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Lynan, Peter R.

The English Keyboard Concerto in the Eighteenth Century

D.Phil. Oxford University (St Edmund Hall), 1997

This thesis concerns the keyboard concertos written by Handel's English contemporaries and successors, and it traces the development of this essentially indigenous genre from its origins to its decline during the early years of the nineteenth century. In Part I, the background and context of the keyboard concerto in England are established. Chapter 1 suggests a fundamentally insular fostering of practices that anticipated early concertante keyboard writing, despite important continental parallels, and a prototype for the Handelian concerto in the transformation of concerti grossi is proposed. The extent and function of extemporization within the concerto are discussed in chapter 2, and an interpretation is offered of the effect of improvisation in the "true organ style" in the light of contemporary aesthetic perceptions of the sacred connotations of that style. Chapter 3, drawing largely on the evidence of programmes, press advertisements, and original accounts of eighteenth-century musical life, places the concerto in the varied social and cultural environments in which it flourished, and explores its relationship with commercialism in the later part of the period.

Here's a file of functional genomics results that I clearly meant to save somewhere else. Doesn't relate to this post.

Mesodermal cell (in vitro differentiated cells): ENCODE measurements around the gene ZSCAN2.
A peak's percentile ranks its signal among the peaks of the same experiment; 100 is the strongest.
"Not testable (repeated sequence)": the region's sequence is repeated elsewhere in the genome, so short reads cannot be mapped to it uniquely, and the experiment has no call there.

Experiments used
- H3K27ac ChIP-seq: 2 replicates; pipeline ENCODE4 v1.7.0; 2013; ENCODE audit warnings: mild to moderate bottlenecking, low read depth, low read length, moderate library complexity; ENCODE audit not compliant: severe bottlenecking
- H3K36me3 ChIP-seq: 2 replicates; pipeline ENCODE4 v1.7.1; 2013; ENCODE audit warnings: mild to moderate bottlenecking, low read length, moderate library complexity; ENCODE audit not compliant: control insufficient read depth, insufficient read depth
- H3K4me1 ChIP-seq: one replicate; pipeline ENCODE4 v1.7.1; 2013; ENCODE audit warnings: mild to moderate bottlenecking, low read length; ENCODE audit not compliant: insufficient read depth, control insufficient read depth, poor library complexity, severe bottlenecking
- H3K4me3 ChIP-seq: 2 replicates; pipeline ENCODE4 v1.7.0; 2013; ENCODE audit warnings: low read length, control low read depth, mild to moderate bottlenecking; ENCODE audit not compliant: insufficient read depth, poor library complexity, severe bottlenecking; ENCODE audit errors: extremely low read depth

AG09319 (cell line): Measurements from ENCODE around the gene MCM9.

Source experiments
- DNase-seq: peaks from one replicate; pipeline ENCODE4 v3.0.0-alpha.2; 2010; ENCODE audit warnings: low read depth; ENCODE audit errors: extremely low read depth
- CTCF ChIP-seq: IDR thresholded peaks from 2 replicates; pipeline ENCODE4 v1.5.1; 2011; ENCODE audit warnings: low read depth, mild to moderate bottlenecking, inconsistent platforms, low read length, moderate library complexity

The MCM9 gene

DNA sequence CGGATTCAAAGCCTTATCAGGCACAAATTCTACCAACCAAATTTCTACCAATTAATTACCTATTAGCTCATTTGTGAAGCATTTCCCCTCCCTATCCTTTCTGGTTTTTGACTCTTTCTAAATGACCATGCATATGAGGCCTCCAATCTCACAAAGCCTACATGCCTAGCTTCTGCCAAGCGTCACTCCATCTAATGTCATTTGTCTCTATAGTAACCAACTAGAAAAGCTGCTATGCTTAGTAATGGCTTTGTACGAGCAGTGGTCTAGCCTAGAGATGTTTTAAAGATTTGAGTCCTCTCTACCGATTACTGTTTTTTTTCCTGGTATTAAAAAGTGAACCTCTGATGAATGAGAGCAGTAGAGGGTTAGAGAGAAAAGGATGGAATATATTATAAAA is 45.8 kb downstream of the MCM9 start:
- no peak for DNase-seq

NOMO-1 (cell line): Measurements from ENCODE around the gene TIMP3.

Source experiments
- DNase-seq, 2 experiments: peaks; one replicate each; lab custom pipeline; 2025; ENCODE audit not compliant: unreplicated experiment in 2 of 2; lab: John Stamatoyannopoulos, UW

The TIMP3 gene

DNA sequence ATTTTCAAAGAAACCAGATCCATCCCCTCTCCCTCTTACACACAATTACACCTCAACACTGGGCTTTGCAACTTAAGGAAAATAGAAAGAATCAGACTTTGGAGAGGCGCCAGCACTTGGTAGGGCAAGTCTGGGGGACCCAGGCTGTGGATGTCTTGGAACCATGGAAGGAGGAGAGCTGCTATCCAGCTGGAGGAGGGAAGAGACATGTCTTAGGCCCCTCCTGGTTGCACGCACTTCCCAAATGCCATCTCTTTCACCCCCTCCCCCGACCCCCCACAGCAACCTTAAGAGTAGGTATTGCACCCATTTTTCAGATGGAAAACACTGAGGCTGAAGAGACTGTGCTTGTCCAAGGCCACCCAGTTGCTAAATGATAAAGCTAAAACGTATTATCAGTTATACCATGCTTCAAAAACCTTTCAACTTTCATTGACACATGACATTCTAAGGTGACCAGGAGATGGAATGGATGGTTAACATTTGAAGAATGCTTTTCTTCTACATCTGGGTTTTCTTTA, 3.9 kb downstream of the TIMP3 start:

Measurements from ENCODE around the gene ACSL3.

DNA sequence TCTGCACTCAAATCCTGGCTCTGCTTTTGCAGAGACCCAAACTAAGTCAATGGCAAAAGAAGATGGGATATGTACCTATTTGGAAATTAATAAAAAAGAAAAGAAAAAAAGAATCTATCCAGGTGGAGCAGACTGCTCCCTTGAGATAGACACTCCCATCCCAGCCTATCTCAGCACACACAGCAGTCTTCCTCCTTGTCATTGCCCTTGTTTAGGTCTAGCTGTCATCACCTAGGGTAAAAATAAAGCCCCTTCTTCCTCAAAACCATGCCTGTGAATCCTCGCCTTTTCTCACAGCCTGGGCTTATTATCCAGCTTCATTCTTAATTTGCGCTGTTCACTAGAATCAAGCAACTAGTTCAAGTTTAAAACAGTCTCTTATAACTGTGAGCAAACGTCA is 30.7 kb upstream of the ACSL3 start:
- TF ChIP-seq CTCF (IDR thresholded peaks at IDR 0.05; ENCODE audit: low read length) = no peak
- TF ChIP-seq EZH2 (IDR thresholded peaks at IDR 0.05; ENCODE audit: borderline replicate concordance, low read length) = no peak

Part II presents a generally chronological study of the keyboard concertos of English composers, in which a primary aim has been to identify and pursue mainstream trends in such areas as form, style and idiom. Chapters 4 and 5 show the degree to which those concertos written during Handel's lifetime, and in the decade which followed, are more or less dependent on the Handelian model. Certain structural modifications, and galant tendencies, are considered to be representative of a broad stylistic transition. Concertos composed after c. 1770 are investigated, in chapters 6 and 7, in terms of the dichotomies that emerged within national (English and continental) and stylistic (ancient and modern) compositional approaches.

Appendices I and II contain respectively a thematic catalogue of British keyboard concertos, and a register of eighteenth-century concerto performances.